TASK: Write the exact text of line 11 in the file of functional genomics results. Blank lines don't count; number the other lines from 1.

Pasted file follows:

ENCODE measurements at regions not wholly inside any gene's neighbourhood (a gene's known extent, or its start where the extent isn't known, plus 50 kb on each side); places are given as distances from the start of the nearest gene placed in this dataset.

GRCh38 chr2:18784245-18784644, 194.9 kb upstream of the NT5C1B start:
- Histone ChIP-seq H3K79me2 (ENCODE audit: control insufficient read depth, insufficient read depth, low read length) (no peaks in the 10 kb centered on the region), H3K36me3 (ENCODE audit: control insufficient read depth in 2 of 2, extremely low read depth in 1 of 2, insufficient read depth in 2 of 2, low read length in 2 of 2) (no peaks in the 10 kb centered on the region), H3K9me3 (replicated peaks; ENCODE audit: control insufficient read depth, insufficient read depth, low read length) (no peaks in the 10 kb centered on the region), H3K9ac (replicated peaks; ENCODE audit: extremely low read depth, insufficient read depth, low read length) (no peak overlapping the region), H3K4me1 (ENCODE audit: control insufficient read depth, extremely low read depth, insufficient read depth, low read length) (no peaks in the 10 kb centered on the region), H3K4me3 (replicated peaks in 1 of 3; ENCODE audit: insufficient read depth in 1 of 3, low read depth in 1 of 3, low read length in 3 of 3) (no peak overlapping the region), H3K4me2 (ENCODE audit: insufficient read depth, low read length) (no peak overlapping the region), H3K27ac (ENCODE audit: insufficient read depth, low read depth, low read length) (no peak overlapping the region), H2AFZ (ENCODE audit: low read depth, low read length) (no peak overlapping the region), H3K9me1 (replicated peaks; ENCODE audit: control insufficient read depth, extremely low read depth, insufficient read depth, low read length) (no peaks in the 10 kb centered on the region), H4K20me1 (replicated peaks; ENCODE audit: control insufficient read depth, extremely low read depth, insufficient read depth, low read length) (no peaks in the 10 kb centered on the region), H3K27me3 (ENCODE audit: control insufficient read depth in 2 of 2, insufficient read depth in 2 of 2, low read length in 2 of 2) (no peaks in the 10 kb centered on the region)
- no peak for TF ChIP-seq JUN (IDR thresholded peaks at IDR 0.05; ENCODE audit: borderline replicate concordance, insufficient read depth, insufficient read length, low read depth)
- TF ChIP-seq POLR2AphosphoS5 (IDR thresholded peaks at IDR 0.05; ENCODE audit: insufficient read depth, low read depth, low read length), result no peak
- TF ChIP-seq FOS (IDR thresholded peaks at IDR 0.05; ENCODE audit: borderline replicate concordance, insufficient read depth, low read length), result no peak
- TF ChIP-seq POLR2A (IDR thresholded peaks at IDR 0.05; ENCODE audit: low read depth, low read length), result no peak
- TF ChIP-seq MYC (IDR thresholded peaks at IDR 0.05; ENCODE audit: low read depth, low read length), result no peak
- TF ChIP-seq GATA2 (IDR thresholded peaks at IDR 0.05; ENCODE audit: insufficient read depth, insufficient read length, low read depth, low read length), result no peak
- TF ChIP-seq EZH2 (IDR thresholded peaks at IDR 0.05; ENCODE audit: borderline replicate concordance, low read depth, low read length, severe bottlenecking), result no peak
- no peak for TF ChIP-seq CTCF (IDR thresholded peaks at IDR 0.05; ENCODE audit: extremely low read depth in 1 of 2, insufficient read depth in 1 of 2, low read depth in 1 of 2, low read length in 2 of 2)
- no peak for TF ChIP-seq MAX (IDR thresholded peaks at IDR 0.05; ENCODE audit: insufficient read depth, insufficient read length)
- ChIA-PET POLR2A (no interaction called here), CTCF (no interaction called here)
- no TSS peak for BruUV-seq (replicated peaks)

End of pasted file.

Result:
- no peak for TF ChIP-seq CTCF (IDR thresholded peaks at IDR 0.05; ENCODE audit: extremely low read depth in 1 of 2, insufficient read depth in 1 of 2, low read depth in 1 of 2, low read length in 2 of 2)